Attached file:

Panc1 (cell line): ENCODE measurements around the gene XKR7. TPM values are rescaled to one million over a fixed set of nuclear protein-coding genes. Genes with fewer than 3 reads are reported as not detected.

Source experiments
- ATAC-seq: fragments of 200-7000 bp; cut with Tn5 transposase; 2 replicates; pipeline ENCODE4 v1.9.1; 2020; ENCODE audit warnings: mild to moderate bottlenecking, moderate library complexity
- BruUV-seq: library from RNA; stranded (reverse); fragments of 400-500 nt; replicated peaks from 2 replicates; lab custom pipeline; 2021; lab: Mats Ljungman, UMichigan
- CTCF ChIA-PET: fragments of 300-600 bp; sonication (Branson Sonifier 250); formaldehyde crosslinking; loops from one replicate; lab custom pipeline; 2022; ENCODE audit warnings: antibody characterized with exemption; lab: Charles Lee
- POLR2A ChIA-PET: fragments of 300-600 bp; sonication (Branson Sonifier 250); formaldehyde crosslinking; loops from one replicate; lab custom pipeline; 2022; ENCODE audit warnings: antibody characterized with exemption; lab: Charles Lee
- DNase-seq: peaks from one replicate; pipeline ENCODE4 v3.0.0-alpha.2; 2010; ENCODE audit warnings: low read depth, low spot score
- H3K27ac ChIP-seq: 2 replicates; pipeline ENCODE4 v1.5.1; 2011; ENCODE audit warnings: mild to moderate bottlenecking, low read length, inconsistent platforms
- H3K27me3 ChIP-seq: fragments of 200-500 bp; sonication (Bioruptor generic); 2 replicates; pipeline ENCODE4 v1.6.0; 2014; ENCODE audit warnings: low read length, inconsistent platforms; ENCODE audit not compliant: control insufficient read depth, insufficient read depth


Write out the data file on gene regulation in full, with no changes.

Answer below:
Panc1 (cell line): ENCODE measurements around the gene XKR7. TPM values are rescaled to one million over a fixed set of nuclear protein-coding genes. Genes with fewer than 3 reads are reported as not detected.

Source experiments
- ATAC-seq: fragments of 200-7000 bp; cut with Tn5 transposase; 2 replicates; pipeline ENCODE4 v1.9.1; 2020; ENCODE audit warnings: mild to moderate bottlenecking, moderate library complexity
- BruUV-seq: library from RNA; stranded (reverse); fragments of 400-500 nt; replicated peaks from 2 replicates; lab custom pipeline; 2021; lab: Mats Ljungman, UMichigan
- CTCF ChIA-PET: fragments of 300-600 bp; sonication (Branson Sonifier 250); formaldehyde crosslinking; loops from one replicate; lab custom pipeline; 2022; ENCODE audit warnings: antibody characterized with exemption; lab: Charles Lee
- POLR2A ChIA-PET: fragments of 300-600 bp; sonication (Branson Sonifier 250); formaldehyde crosslinking; loops from one replicate; lab custom pipeline; 2022; ENCODE audit warnings: antibody characterized with exemption; lab: Charles Lee
- DNase-seq: peaks from one replicate; pipeline ENCODE4 v3.0.0-alpha.2; 2010; ENCODE audit warnings: low read depth, low spot score
- H3K27ac ChIP-seq: 2 replicates; pipeline ENCODE4 v1.5.1; 2011; ENCODE audit warnings: mild to moderate bottlenecking, low read length, inconsistent platforms
- H3K27me3 ChIP-seq: fragments of 200-500 bp; sonication (Bioruptor generic); 2 replicates; pipeline ENCODE4 v1.6.0; 2014; ENCODE audit warnings: low read length, inconsistent platforms; ENCODE audit not compliant: control insufficient read depth, insufficient read depth